In one study, all 7 (13%) of 52 blood donors who were found to have antibody to hepatitis C virus admitted having blood brothers or sisters while in school [13]. None of them were reported to have other known risks for acquiring hepatitis C.

Another study reports a case of possible HIV transmission in an adult through blood brotherhood ritual [14]. The same paper also described a case of acute symptomatic hepatitis B infection in a 17-year-old male, 65 days after participating in blood brotherhood rituals [14]. This patient tested positive for hepatitis B surface antigen, core IgM, and e antigen. Six months later, surface antigen turned negative, but core total IgG and surface antibody converted positive. One other person also had a similar icteric illness. One of the blood brothers was subsequently found to be a hepatitis B carrier. However, without genomic sequencing true transmission events cannot be proven.

2.4. Other Rituals Involving Blood Including Scarification and Female Genital Mutilation

The cultural practice of bloodletting was common in the 1980s in parts of rural Africa. This, along with group circumcision and scarification in certain African cultures performed with the use of shared instruments, might have contributed to the spread of HIV [15]. Similar cultural practices (including blood suction in folk medicine) in other parts of the world may have been responsible for the spread of hepatitis B and C viruses [11, 16, 17]. An earlier study found a statistically higher prevalence of hepatitis B surface antigen among South African Bantu community who underwent ritual scarification by witch doctors suggesting transmission of hepatitis B via unsterilized instruments [18]. One study described possible HIV transmission in a young woman in rural Africa during a ceremony which involved cutting the skin of the traditional healer followed by the subject with the same instrument [19].

Ritualistic female genital mutilation, including Gishiri cutting (a form of female genital mutilation practiced in parts of Africa), performed for a variety of purposes such as the transition of girls into womanhood, has been associated with not only viral infections like HIV, herpes simplex virus (HSV), and hepatitis B, but also with Clostridium tetani, Chlamydia trachomatis, Neisseria gonorrhoeae, syphilis, and Trichomonas vaginalis [20, 21].

2.5. Widow Inheritance and HIV and Other Similar Rituals

In some African cultures, widows and widowers are considered “impure” and undergo ritual purification to prevent ill fortune. While the widowers are cleansed with water and herbs, the widows undergo “pita-kufa” or “kutchinga” which involve unprotected sexual intercourses with the “purifiers,” often the deceased’s relatives, who then “inherit” the widows [22, 23]. The sexual rituals are also observed during other special occasions like harvesting, birth, marriage, and death of relatives. Unfortunately, the sexual cleansing ritual is associated with increased risk of contracting HIV [22]. The risk appears to be even higher when nonrelatives (compared to relatives) inherit the widows for sexual rites [22]. These rituals are currently unpopular, with one study showing only 12% people surveyed in Mozambique wanting to continue the tradition [23].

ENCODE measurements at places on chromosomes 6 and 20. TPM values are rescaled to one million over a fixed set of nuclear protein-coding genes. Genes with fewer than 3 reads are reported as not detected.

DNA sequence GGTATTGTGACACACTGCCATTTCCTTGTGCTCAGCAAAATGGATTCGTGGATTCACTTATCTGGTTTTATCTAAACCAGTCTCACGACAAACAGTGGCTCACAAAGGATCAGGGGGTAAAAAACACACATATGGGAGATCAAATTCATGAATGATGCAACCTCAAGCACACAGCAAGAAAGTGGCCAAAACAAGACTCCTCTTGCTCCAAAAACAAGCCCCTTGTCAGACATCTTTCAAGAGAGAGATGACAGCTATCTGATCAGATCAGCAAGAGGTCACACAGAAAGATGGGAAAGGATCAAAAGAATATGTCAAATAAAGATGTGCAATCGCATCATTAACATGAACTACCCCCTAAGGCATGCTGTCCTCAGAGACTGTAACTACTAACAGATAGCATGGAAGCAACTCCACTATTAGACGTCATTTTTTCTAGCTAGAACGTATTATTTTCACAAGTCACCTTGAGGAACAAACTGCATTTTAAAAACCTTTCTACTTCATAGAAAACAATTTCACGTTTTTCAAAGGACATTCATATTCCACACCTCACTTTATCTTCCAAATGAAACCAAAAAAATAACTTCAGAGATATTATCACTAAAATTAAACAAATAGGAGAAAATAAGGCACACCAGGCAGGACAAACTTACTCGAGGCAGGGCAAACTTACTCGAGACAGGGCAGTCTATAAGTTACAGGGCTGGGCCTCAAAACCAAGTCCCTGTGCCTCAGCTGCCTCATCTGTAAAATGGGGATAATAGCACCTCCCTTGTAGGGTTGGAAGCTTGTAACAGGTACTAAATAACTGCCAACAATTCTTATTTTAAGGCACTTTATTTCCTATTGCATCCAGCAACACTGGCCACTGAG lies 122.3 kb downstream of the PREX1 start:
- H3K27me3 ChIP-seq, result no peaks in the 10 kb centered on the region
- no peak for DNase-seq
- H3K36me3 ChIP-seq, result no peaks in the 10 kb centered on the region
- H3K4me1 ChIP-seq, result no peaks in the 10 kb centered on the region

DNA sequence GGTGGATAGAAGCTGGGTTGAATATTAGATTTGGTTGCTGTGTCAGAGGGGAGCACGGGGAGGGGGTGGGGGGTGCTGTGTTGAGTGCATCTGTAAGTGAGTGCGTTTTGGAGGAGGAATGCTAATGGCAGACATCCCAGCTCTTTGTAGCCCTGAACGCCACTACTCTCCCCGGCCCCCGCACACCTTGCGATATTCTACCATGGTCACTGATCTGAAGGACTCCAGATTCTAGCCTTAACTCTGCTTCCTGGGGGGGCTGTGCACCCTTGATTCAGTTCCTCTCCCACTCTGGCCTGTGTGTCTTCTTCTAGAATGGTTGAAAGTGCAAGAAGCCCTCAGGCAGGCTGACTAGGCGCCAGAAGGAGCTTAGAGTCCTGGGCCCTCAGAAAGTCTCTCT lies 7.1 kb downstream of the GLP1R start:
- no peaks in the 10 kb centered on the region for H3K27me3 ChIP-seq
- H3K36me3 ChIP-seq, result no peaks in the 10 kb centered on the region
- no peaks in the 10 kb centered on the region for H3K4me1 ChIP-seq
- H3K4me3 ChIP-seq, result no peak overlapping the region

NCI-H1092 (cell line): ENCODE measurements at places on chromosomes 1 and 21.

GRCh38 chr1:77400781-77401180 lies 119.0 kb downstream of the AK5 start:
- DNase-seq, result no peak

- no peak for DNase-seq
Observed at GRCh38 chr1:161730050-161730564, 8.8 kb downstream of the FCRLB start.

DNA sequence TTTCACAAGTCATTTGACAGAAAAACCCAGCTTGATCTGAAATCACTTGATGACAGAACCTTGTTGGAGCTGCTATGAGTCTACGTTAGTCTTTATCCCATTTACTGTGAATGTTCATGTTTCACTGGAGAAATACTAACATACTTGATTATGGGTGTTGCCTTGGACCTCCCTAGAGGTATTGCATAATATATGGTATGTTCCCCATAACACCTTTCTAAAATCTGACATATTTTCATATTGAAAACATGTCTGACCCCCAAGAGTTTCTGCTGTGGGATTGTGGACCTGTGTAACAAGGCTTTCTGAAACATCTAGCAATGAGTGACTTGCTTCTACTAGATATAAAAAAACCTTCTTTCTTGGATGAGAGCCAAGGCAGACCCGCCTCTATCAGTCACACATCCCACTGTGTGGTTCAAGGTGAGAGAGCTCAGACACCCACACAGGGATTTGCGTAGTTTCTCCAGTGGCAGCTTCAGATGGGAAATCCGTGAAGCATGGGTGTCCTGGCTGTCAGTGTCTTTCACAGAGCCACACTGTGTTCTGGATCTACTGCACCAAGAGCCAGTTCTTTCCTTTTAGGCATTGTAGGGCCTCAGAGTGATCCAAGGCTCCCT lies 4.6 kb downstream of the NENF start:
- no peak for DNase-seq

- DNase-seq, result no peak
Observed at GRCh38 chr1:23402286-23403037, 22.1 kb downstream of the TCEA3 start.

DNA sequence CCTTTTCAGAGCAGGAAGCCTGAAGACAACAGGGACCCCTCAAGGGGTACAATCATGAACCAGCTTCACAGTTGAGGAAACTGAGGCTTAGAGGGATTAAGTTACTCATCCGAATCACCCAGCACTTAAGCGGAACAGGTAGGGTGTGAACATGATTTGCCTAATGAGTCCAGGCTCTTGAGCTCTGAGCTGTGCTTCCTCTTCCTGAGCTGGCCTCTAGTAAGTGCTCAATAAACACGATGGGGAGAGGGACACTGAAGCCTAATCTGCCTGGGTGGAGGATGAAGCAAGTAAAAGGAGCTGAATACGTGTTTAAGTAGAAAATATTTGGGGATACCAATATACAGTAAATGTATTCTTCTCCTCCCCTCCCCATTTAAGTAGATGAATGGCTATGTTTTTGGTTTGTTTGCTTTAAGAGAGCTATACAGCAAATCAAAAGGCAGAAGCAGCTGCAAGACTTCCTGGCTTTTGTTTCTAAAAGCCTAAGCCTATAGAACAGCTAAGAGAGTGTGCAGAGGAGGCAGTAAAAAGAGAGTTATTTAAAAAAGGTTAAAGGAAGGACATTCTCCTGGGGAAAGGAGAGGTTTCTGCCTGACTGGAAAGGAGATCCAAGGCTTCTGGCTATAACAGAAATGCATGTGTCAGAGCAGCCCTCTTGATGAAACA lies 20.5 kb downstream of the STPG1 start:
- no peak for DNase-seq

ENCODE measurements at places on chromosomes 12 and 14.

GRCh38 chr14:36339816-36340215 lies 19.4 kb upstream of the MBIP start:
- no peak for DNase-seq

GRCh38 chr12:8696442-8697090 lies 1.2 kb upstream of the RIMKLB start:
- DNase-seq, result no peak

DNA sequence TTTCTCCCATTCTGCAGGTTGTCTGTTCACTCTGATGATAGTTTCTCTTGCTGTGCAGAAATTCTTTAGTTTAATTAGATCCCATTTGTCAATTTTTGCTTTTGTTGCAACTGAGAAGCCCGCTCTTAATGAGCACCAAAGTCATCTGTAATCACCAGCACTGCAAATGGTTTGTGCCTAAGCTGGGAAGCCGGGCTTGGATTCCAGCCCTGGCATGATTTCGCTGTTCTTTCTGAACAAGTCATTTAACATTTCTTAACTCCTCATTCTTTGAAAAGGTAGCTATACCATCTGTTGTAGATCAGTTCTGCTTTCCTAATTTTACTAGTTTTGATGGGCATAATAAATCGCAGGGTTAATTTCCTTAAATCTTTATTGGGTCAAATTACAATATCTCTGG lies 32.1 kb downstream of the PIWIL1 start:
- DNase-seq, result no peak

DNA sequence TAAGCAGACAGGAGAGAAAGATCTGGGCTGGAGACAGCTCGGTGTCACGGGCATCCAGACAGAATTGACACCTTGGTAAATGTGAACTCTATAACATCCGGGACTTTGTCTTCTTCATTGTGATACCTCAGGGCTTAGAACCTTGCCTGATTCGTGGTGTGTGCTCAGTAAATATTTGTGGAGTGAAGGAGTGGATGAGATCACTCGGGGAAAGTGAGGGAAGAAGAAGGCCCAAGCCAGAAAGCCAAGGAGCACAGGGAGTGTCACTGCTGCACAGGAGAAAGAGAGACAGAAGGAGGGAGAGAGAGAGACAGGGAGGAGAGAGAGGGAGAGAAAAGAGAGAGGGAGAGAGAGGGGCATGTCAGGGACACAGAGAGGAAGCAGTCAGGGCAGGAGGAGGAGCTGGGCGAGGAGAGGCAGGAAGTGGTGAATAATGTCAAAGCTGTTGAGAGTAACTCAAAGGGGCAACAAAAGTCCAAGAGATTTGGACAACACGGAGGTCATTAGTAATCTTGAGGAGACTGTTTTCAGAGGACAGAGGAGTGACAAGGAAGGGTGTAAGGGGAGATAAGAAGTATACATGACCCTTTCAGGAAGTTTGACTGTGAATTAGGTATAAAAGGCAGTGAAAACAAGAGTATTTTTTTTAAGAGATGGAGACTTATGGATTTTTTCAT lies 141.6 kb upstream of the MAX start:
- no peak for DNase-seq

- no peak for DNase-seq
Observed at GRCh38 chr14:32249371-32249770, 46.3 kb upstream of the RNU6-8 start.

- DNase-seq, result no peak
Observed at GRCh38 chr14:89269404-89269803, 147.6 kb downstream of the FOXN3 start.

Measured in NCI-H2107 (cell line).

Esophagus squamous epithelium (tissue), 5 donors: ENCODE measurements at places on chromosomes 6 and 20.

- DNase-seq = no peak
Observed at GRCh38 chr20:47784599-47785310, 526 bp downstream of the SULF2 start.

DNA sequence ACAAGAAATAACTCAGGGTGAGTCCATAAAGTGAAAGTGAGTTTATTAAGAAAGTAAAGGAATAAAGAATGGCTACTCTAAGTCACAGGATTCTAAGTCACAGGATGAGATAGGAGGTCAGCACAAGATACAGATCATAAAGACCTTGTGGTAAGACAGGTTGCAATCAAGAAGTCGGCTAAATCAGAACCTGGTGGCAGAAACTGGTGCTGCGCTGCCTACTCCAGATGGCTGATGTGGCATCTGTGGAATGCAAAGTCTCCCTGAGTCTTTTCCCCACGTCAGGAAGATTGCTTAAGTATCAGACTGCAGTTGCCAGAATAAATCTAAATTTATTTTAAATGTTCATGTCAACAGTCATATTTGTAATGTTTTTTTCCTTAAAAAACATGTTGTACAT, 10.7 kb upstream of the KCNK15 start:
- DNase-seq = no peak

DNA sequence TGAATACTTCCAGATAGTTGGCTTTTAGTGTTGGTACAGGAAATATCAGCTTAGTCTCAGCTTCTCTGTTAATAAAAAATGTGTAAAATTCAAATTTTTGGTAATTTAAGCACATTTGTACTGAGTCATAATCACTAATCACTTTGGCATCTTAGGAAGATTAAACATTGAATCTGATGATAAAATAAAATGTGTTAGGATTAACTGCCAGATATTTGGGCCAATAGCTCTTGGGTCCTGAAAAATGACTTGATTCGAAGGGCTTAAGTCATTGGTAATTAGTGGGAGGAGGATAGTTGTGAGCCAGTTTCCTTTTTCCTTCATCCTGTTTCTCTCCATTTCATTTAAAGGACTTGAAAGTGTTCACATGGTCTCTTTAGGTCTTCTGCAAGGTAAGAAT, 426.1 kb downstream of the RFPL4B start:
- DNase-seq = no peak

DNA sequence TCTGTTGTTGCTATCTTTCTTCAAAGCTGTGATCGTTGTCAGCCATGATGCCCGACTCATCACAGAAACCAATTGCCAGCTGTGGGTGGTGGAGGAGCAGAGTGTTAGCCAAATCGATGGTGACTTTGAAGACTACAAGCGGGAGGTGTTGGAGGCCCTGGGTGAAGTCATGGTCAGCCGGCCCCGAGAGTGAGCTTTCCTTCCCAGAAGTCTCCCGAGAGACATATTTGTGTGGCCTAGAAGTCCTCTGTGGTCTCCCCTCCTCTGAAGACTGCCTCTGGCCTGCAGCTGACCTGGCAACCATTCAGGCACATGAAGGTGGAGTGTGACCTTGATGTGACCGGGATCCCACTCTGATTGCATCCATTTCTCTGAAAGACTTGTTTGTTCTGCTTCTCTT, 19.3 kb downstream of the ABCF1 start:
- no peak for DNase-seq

In certain African communities. ceremonial rites of adolescent girls around the time of puberty include rituals like kusasafumbi (cleansing the dust), kuchotsa (removing dust), and kutaya mafuta (spilling the oil) where the girls are encouraged to have sexual activity with boys [24]. Similarly “disco funerals” (which involves music and dance often to raise money for funeral services) are often venues for meeting places of young girls and boys and the music and dance intermingled with alcohol and drugs often result in unprotected and sometimes forced sexual activities in communities with high HIV prevalence[25]. In rural Africa, several other cultural practices are observed including cokoloa (wife inheritance), mitala (polygamy), cimeta tsitsi (deceased wife replacement), and hyena ritual (where girls are expected to demonstrate that they have grown up by having sexual activity with a group of boys) [26, 27]. All these rituals can potentially increase HIV transmission in the community.

2.6. Rift Valley Fever (RVF)

Outbreaks of RVF have occurred primarily in Africa among those whose livelihood depends on livestock. In addition, ritual sacrifice of ram during Eid al-Adha festival can lead to RVF outbreaks (via aerosolization and contact with body fluids/tissue) [28, 29]. Importation and smuggling of animals from Somalia for sacrifice during Eid al-Adha have also led to outbreaks of RVF in nonendemic countries [30]. Ritualistic slaughtering of animals also occurs during wedding ceremonies and dowry payments with a potential to cause an outbreak [29]. During the 2006–2007 RVF outbreak in Kenya, community prayer meetings held by religious leaders involved animal slaughtering, and this could have paradoxically exacerbated the outbreak [29].